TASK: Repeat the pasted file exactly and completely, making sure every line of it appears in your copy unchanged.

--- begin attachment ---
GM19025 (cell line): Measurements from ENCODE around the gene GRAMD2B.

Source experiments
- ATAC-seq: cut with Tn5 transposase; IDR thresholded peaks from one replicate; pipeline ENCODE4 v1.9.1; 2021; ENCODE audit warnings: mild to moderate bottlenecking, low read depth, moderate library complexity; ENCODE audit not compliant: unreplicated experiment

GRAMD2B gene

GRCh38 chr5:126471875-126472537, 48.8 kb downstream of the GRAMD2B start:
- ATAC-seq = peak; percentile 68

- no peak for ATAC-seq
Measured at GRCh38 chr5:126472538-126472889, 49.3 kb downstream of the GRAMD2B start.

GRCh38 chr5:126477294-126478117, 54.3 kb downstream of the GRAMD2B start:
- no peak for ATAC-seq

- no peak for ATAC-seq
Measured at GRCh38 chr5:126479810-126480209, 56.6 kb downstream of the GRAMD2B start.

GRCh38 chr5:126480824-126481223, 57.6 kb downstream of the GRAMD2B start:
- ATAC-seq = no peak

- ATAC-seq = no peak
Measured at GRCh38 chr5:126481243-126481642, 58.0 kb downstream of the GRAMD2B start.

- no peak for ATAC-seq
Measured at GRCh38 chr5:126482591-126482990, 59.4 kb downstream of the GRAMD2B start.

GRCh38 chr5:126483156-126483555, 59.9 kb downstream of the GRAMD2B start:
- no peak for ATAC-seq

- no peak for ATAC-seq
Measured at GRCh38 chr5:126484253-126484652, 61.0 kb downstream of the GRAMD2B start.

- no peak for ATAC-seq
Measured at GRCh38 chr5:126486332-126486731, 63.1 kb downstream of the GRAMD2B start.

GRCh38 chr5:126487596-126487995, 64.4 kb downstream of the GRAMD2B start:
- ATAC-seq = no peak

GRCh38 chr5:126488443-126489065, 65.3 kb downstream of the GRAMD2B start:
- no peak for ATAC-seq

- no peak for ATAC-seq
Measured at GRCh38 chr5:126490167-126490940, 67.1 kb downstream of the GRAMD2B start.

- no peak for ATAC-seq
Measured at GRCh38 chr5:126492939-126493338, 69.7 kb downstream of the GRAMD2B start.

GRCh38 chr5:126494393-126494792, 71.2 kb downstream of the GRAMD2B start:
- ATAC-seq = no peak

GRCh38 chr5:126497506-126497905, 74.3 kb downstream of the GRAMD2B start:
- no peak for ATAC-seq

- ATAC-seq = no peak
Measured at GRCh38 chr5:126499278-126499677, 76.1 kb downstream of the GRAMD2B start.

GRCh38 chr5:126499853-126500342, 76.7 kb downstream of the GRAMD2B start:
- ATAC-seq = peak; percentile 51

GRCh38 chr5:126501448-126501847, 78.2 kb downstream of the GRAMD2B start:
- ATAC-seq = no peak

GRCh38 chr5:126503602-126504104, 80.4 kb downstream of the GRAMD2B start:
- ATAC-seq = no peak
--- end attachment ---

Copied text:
GM19025 (cell line): Measurements from ENCODE around the gene GRAMD2B.

Source experiments
- ATAC-seq: cut with Tn5 transposase; IDR thresholded peaks from one replicate; pipeline ENCODE4 v1.9.1; 2021; ENCODE audit warnings: mild to moderate bottlenecking, low read depth, moderate library complexity; ENCODE audit not compliant: unreplicated experiment

GRAMD2B gene

GRCh38 chr5:126471875-126472537, 48.8 kb downstream of the GRAMD2B start:
- ATAC-seq = peak; percentile 68

- no peak for ATAC-seq
Measured at GRCh38 chr5:126472538-126472889, 49.3 kb downstream of the GRAMD2B start.

GRCh38 chr5:126477294-126478117, 54.3 kb downstream of the GRAMD2B start:
- no peak for ATAC-seq

- no peak for ATAC-seq
Measured at GRCh38 chr5:126479810-126480209, 56.6 kb downstream of the GRAMD2B start.

GRCh38 chr5:126480824-126481223, 57.6 kb downstream of the GRAMD2B start:
- ATAC-seq = no peak

- ATAC-seq = no peak
Measured at GRCh38 chr5:126481243-126481642, 58.0 kb downstream of the GRAMD2B start.

- no peak for ATAC-seq
Measured at GRCh38 chr5:126482591-126482990, 59.4 kb downstream of the GRAMD2B start.

GRCh38 chr5:126483156-126483555, 59.9 kb downstream of the GRAMD2B start:
- no peak for ATAC-seq

- no peak for ATAC-seq
Measured at GRCh38 chr5:126484253-126484652, 61.0 kb downstream of the GRAMD2B start.

- no peak for ATAC-seq
Measured at GRCh38 chr5:126486332-126486731, 63.1 kb downstream of the GRAMD2B start.

GRCh38 chr5:126487596-126487995, 64.4 kb downstream of the GRAMD2B start:
- ATAC-seq = no peak

GRCh38 chr5:126488443-126489065, 65.3 kb downstream of the GRAMD2B start:
- no peak for ATAC-seq

- no peak for ATAC-seq
Measured at GRCh38 chr5:126490167-126490940, 67.1 kb downstream of the GRAMD2B start.

- no peak for ATAC-seq
Measured at GRCh38 chr5:126492939-126493338, 69.7 kb downstream of the GRAMD2B start.

GRCh38 chr5:126494393-126494792, 71.2 kb downstream of the GRAMD2B start:
- ATAC-seq = no peak

GRCh38 chr5:126497506-126497905, 74.3 kb downstream of the GRAMD2B start:
- no peak for ATAC-seq

- ATAC-seq = no peak
Measured at GRCh38 chr5:126499278-126499677, 76.1 kb downstream of the GRAMD2B start.

GRCh38 chr5:126499853-126500342, 76.7 kb downstream of the GRAMD2B start:
- ATAC-seq = peak; percentile 51

GRCh38 chr5:126501448-126501847, 78.2 kb downstream of the GRAMD2B start:
- ATAC-seq = no peak

GRCh38 chr5:126503602-126504104, 80.4 kb downstream of the GRAMD2B start:
- ATAC-seq = no peak